public delegate void StartedDayHereClickedEventHandler(object sender, EventArgs e);
public event StartedDayHereClickedEventHandler StartedDayHereClicked;
        
public delegate void EndedDayHereClickedEventHandler(object sender, EventArgs e);
public event EndedDayHereClickedEventHandler EndedDayHereClicked;

Then the button click event in the trip UserControl would trigger these events as appropriate (the Trip object is a member variable of the trip UserControl:

private void btnStartedDay_Click(object sender, RoutedEventArgs e)
{
    if (Trip.StartedDayHere)
    {
        return;//do nothing - only process when moving from off to on
    }
    else
    {
        StartedDayHereClicked(this, new SkyronEventArg() { TripId = Trip.Id });
    }
}

private void btnEndedDay_Click(object sender, RoutedEventArgs e)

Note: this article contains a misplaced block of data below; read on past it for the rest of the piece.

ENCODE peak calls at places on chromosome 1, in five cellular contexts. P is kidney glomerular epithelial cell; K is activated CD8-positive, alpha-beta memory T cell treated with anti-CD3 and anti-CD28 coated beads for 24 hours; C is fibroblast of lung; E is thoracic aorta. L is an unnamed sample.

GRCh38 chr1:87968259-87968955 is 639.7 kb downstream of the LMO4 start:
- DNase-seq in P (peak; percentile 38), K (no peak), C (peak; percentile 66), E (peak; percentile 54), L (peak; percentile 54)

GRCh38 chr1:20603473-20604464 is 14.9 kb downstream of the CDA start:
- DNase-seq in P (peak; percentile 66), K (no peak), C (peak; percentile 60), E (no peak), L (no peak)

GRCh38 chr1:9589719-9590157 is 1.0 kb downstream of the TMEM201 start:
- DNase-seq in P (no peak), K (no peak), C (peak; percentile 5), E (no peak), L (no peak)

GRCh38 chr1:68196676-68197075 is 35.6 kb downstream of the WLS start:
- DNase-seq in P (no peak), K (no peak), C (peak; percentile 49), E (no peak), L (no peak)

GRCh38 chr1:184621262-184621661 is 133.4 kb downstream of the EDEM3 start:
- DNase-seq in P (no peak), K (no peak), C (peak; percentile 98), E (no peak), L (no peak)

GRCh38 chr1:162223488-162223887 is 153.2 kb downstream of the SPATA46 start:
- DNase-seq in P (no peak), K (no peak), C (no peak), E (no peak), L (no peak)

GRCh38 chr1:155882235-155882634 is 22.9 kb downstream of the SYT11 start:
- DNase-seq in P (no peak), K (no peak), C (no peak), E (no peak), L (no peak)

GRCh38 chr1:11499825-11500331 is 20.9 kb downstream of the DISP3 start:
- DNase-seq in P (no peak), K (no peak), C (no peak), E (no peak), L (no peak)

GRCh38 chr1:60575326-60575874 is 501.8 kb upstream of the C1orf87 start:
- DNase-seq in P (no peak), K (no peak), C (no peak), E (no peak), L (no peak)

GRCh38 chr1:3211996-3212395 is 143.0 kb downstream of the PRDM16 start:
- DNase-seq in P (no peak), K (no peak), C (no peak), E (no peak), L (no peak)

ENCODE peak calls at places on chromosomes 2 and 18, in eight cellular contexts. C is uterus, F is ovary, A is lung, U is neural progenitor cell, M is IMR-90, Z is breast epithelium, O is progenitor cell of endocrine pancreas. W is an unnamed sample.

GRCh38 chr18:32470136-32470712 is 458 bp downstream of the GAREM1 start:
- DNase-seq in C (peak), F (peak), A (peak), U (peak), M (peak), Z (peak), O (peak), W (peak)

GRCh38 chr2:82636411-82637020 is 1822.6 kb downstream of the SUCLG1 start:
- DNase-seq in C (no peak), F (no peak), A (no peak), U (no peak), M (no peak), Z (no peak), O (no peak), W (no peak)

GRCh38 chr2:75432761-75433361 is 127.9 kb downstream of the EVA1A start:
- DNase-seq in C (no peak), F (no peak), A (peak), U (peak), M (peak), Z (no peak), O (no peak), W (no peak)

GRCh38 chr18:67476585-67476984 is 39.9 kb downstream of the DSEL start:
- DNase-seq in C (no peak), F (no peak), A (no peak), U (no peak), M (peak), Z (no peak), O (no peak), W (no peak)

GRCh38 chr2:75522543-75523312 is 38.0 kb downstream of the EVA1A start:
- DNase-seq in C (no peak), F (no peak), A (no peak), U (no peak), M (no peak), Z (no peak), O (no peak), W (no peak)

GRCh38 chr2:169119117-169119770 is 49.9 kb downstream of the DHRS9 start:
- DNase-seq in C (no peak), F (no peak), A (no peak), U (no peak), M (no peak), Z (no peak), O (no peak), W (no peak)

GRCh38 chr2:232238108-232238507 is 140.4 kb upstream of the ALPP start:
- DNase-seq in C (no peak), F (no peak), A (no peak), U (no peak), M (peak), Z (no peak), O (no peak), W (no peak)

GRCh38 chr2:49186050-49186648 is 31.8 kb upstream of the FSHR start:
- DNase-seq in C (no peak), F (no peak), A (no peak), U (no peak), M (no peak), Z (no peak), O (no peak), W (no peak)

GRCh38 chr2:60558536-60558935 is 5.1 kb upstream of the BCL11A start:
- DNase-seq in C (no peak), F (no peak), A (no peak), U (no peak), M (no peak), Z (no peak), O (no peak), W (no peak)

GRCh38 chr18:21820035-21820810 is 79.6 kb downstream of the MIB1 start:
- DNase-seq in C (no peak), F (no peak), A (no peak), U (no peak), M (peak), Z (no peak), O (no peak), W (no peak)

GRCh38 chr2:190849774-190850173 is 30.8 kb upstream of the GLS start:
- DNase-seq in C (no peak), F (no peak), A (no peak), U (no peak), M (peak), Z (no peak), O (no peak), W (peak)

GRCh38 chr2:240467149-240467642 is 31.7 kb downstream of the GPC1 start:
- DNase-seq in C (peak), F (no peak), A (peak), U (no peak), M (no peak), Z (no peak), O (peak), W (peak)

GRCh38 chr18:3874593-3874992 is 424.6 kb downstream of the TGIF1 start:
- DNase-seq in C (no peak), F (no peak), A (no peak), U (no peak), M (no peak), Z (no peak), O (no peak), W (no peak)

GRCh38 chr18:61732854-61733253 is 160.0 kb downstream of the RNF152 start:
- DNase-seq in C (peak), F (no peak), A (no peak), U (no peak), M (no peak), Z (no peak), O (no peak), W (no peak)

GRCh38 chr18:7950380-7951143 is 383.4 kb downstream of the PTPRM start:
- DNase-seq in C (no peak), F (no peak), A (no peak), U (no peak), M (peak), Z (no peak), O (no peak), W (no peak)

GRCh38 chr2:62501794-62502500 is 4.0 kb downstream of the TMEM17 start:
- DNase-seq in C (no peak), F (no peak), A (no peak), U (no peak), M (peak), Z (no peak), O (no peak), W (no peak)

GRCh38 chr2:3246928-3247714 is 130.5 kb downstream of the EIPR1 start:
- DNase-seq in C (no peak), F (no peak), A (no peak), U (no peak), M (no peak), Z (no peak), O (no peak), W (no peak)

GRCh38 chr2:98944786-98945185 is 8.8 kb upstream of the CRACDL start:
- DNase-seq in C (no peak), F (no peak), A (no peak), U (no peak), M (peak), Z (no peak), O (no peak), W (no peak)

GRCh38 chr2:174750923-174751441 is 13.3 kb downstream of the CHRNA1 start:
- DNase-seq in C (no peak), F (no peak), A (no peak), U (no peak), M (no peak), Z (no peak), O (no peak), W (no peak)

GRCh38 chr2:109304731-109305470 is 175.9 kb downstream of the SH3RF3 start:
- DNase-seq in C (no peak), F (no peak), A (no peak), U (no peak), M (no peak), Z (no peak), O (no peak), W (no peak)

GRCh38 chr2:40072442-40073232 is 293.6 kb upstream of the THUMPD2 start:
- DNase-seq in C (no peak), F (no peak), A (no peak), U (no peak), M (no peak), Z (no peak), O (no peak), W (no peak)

{
    if (Trip.EndedDayHere)
    {
        return;//do nothing - only process when moving from off to on
    }
    else
    {
        EndedDayHereClicked(this, new SkyronEventArg() { TripId = Trip.Id });
    }
}

As you can see, I created a SkyronEventArg object so I could pass the trip ID, looking back, I don’t think this was required as the trip UserControl is sent as the “sender” in the event, so I could just cast sender to a trip UserControl and get the trip ID from the Trip property. Having said that, this is still a good way of sending additional data should you need to.

Then, in my day UserControl I would create the trip UserControls as necessary, hooking into the custom click events just created, and adding it to the StackPanel in the UI. This function is called during the initial page load and as the trip UserControl buttons are tapped:

private void CreateCalendarTripUserControls(int year, int month, int day, List tripsForDay)
{
    stackPanelMainContent.Children.Clear();

    Date = new DateTime(year, month, day);
    tbDate.Text = day.ToString();
    tbDay.Text = Date.DayOfWeek.ToString().Substring(0, 3).ToUpper();

    if (tripsForDay.Count > 0)
    {
        for (int i = 0; i < tripsForDay.Count; i++)